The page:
In November 1941, heavy icebreakers had to be used to navigate the ice-bound White Sea, while Murmansk, the only ice-free Soviet port, lacked cranes and workers. Some of its piers had been destroyed, and there was no reliable air-defence system.

Mikhail said that although his father had told his superiors in August 1941 that the ships would not be able to enter Arkhangelsk in winter, no action was taken because that summer Stalin had ordered all ships to anchor there. As nobody had the courage to object, ships and human lives were lost. Valentin Dremlyug said that the ill-fated PQ-17 (June 27- July 17, 1942) had a powerful but distant escort, while its close escort comprised 23 warships. The convoy was carrying 297 aircraft, 495 tanks, 4,246 lorries and 15,600 tonnes of other materiel for Stalingrad, where the main battle of World War II was about to begin. The Germans attacked, sinking 24 of the 35 merchant ships in three weeks. The survivors reached Arkhangelsk and Murmansk. Valentin, a hydrographernavigator, was sailing on the SS Murmanets, an 1898 hydromet reporting ship with a crew of 27; her only armament was two high-calibre machine-guns.

Although his ship was ordered to find convoys in the Barents Sea, this time she sailed as far north as Novaya Zemlya, high up in the Arctic.

On July 13, the Murmanets approached the Gusinaya Zemlya (Goose Land) Peninsula on Novaya Zemlya and her lookout spotted a bonfire on shore. It turned out that the survivors of the SS Olapana, sunk by a Uboat several days earlier, had lit the fire. Some sailors were dying of frostbite and the Russian ship had no doctor, yet her crew eventually got all the survivors on deck, into cabins and the radio room.

Three or four hours later, the Russians spotted a burning oil slick, hundreds of bags of flour and people in orange life-jackets drifting in the water. On July 15, the SS Murmanets rescued survivors from the SS Paulus Potter, who had spent 10 days on the high seas.

By that time, the SS Murmanets had picked up 71 people, and her food rations that were meant to last 30 days were eaten in a week. Nonetheless she carried on, eventually rescuing 147 sailors.

Yevgraf Yakovlev, then 15, was a cadet on the tanker Mikhail Frunze and had to stand watch twice a day. His ship sailed along the coast and joined other convoys en route. Yevgraf, who saw the Luftwaffe in action, met a German pilot on Novaya Zemlya 60 years later.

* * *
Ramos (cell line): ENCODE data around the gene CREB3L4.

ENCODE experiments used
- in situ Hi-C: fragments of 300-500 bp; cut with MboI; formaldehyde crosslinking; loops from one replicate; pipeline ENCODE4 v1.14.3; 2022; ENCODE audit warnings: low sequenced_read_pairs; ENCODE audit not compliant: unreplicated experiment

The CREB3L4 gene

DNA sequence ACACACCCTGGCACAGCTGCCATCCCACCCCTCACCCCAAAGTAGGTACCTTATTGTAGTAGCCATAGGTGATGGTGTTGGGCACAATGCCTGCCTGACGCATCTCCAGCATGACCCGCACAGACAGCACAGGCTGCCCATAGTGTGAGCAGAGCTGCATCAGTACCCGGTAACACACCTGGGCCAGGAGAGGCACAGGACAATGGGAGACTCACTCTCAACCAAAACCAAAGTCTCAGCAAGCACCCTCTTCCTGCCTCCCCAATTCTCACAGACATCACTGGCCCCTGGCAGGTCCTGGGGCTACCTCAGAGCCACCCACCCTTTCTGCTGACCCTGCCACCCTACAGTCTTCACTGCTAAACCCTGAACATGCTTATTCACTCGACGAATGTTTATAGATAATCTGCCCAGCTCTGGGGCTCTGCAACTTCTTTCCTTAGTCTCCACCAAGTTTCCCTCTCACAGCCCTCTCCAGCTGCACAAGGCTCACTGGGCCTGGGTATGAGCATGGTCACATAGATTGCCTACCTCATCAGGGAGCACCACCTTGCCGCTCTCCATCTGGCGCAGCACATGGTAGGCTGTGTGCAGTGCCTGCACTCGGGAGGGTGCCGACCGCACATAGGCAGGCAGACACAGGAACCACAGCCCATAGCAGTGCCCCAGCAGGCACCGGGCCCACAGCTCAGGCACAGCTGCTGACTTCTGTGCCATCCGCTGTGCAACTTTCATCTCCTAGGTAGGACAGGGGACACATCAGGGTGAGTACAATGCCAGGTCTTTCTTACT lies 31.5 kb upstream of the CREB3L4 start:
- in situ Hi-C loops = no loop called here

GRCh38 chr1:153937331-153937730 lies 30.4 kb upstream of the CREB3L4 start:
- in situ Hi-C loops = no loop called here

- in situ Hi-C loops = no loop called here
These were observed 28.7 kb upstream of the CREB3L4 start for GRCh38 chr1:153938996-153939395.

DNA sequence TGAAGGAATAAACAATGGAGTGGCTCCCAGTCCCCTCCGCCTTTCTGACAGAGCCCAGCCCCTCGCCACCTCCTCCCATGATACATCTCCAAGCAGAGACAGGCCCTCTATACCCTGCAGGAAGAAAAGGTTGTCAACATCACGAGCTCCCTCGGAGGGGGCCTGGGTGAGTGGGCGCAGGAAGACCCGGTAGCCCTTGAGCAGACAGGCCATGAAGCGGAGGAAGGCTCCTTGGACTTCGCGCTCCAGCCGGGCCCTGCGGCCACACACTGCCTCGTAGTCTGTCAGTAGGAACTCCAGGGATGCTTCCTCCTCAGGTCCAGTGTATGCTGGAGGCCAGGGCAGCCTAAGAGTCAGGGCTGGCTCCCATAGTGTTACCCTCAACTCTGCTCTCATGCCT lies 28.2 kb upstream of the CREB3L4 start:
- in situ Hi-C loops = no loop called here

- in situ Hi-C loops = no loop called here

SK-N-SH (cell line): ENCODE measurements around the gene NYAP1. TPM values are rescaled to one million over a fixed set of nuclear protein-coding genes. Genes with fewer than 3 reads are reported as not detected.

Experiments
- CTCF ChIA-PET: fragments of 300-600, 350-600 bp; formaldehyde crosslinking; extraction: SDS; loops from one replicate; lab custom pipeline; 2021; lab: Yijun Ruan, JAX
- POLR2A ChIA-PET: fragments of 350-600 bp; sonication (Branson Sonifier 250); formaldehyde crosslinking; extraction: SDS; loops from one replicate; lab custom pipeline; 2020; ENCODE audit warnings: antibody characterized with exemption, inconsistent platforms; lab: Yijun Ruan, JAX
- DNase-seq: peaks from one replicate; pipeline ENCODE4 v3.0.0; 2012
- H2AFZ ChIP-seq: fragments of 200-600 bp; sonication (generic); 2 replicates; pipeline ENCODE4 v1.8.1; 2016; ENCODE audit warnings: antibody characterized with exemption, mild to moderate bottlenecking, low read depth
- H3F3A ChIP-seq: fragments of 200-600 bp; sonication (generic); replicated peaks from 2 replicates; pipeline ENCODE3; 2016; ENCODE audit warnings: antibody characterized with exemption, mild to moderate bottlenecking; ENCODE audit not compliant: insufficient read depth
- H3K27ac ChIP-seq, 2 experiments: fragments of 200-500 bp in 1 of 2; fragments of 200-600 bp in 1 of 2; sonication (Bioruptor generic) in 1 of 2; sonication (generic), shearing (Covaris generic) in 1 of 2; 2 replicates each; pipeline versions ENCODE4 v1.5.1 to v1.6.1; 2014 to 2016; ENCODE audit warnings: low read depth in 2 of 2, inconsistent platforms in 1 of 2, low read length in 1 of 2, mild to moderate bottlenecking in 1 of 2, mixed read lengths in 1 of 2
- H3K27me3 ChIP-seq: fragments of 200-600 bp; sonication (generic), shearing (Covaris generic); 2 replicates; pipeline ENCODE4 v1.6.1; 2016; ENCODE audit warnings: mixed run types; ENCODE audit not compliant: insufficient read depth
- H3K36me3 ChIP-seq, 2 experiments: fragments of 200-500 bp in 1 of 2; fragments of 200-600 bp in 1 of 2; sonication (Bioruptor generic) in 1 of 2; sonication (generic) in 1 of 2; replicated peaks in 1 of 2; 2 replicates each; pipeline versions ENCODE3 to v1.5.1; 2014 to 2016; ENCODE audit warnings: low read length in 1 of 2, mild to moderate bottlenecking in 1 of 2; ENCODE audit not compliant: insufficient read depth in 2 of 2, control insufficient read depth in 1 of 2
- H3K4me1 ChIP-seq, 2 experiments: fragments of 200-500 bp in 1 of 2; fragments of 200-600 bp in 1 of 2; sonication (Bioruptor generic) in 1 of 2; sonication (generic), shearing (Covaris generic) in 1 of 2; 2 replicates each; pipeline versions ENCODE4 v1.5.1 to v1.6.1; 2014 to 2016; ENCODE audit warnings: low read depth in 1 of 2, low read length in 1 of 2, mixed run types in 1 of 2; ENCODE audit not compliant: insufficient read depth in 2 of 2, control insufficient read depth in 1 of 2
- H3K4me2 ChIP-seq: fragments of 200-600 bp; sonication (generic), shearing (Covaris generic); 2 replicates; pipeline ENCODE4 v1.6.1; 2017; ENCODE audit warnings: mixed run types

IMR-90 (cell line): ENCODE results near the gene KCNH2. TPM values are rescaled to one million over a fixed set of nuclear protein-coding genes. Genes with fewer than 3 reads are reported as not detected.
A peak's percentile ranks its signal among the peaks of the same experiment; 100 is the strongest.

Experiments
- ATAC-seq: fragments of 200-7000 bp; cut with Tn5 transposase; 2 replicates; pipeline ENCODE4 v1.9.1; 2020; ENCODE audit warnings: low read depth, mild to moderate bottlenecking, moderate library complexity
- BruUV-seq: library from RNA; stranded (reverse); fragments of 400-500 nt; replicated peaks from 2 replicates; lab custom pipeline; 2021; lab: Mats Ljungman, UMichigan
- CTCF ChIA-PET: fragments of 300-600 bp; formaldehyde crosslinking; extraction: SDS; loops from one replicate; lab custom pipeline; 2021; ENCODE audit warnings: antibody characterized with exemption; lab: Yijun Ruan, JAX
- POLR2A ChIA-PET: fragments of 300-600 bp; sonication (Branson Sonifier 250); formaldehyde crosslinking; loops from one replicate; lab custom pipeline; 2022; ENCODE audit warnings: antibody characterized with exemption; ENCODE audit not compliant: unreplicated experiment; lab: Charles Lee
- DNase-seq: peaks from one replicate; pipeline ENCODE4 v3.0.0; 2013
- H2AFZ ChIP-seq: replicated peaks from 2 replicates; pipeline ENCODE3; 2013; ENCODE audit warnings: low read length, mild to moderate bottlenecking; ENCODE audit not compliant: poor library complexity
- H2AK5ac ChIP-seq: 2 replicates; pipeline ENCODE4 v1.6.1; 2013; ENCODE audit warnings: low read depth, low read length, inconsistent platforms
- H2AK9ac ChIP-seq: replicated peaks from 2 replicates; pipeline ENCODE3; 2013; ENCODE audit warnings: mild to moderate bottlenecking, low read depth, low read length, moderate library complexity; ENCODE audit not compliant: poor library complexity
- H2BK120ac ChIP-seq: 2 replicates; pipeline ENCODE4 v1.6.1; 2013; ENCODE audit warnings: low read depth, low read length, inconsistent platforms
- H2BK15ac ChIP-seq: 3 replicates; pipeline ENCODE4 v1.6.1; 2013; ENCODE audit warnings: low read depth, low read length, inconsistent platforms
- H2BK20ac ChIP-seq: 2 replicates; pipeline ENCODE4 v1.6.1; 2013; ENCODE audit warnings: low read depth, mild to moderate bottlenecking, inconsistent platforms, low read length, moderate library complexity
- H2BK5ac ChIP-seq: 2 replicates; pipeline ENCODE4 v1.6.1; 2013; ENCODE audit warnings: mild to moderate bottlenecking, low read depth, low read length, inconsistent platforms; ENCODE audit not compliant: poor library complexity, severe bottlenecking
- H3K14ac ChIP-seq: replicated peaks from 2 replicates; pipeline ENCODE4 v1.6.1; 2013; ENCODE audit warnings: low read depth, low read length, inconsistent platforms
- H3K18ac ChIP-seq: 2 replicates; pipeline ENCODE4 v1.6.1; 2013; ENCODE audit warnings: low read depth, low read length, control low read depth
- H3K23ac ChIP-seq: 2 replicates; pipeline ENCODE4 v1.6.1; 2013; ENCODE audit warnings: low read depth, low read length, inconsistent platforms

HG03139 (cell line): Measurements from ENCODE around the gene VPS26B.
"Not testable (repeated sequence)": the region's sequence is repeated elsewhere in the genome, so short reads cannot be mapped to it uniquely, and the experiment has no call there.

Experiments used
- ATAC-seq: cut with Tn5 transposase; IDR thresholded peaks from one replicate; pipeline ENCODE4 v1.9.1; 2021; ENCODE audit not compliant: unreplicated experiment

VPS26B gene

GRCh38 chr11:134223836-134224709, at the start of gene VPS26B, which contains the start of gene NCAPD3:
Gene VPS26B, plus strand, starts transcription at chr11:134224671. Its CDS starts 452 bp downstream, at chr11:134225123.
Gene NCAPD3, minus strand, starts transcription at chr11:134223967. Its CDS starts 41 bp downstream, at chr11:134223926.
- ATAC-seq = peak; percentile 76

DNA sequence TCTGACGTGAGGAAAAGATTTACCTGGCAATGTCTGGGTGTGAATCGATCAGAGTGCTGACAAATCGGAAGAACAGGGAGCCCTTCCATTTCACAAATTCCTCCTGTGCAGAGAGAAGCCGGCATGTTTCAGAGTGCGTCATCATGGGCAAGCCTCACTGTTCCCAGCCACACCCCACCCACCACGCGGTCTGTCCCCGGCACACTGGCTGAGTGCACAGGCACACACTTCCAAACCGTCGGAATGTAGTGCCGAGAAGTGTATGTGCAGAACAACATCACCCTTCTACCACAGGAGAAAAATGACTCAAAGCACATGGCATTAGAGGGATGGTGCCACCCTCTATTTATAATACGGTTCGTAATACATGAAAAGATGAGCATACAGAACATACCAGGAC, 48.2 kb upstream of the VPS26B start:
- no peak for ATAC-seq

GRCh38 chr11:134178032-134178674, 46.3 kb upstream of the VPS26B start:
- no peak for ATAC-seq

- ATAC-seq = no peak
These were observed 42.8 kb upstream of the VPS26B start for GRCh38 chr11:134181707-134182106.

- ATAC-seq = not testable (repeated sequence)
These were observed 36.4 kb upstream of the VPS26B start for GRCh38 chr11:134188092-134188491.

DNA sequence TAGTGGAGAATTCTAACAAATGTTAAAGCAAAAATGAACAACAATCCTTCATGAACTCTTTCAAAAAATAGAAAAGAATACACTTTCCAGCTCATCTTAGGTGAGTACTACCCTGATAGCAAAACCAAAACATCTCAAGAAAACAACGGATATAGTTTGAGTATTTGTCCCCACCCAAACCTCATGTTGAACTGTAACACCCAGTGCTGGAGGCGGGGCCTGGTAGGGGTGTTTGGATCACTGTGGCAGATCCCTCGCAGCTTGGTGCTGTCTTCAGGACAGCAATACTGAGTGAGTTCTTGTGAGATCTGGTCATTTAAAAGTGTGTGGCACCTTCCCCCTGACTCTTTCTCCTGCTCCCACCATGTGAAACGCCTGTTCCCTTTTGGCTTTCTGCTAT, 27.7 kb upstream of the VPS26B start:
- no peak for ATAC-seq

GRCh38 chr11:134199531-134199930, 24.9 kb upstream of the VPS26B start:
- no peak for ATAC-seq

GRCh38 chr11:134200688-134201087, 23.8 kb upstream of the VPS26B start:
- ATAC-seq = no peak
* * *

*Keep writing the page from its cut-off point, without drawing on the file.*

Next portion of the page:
He explained that the Arctic Convoy society in St Petersburg had invited several Russians, Canadians, a Briton and a German to sail to the final resting place of the PQ-17 ships.

At first, nobody liked Heino Hermann, their 90-year-old German companion and a famous Luftwaffe ace, who had fought in the Spanish civil war, France and Africa and bombed London before he served in the Arctic.

Heino was already a colonel and squadron commander when his unit started bombing Arctic convoys, including PQ-17. Reichsmarschall Hermann Goering, a friend, subsequently transferred him to a fighter unit because he feared for his life.

After the war, Heino mined coal for 10 years in a prison camp in Vorkuta. He remembers how the malnourished local women gave him bread and potatoes to eat. In the end, everybody changed their attitude towards Heino. The Allies had won and Heino had paid for his crimes long ago.

After reaching her destination the ship stopped, and her passengers, including Heino, placed wreaths on the water in memory of the sailors and soldiers of both sides

The cost of aid

During World War II, arctic convoys were formed in Scottish harbours, such as Loch Awe and Scapa Flow, and in Iceland's Reykjavik and Hvalfjordur and subsequently unloaded in Arkhangelsk, Severodvinsk and Murmansk in the Soviet Union.

Until 1942, each convoy had between five and 12 ships, but later on their number increased to between 30-35. Allied war supplies to the USSR under the Lend-Lease Act accounted for 2pc of Soviet industrial output. In all, 42 convoys or 811 ships were dispatched to the USSR; and of that number, 58 merchant and 16 war ships were sunk and 1,944 sailors killed.

Arctic convoys supplied 22.7pc of Lend-Lease aid received by the USSR in 1941-1945. The United States estimates the volume of the aid at $9.8bn.